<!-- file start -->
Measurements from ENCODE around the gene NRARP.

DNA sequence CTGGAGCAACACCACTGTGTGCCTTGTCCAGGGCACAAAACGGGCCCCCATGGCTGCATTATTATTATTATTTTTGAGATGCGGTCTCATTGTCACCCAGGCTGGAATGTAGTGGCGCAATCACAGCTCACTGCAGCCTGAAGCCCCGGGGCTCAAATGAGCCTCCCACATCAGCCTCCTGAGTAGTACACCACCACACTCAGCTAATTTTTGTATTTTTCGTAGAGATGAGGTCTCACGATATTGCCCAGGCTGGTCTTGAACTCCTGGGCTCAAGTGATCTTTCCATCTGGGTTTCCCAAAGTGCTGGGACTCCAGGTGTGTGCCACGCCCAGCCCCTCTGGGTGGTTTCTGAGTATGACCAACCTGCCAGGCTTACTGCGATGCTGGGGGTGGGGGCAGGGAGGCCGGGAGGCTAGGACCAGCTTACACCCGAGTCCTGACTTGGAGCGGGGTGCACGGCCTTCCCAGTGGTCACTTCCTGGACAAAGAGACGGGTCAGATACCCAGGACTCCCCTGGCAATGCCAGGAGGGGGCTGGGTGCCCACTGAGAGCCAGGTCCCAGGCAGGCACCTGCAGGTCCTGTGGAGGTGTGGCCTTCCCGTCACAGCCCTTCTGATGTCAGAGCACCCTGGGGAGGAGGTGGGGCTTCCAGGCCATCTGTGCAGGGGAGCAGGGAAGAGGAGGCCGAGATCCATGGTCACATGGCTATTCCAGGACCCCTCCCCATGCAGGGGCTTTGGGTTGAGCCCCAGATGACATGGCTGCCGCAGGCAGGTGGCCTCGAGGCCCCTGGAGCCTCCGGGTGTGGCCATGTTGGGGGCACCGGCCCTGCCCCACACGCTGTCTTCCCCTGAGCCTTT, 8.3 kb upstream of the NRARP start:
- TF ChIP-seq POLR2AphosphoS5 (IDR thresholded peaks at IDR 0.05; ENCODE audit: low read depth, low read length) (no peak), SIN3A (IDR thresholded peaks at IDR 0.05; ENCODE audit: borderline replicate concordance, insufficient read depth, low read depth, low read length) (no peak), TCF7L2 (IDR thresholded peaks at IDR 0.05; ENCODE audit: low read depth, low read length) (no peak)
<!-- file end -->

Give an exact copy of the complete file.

Measurements from ENCODE around the gene NRARP.

DNA sequence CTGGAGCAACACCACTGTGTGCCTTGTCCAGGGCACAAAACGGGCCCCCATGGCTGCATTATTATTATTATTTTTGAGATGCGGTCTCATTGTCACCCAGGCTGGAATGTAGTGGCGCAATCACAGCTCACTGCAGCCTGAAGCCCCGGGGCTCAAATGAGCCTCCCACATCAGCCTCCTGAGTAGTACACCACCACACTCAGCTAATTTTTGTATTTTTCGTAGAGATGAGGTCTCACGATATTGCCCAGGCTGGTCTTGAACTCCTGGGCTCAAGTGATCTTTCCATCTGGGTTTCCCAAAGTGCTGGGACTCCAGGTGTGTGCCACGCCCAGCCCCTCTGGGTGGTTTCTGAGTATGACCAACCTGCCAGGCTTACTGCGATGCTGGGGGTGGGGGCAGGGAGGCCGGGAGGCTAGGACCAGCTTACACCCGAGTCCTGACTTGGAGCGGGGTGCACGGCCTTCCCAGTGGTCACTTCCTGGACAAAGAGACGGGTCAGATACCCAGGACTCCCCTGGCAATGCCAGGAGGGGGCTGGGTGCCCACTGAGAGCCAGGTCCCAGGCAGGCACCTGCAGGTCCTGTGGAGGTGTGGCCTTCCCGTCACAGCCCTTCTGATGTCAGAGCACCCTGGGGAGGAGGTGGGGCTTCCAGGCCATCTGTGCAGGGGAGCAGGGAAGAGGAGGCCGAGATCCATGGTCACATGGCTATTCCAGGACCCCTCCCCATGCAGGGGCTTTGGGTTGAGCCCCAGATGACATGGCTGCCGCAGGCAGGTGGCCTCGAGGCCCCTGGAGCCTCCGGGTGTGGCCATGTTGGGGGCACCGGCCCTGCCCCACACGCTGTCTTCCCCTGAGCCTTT, 8.3 kb upstream of the NRARP start:
- TF ChIP-seq POLR2AphosphoS5 (IDR thresholded peaks at IDR 0.05; ENCODE audit: low read depth, low read length) (no peak), SIN3A (IDR thresholded peaks at IDR 0.05; ENCODE audit: borderline replicate concordance, insufficient read depth, low read depth, low read length) (no peak), TCF7L2 (IDR thresholded peaks at IDR 0.05; ENCODE audit: low read depth, low read length) (no peak)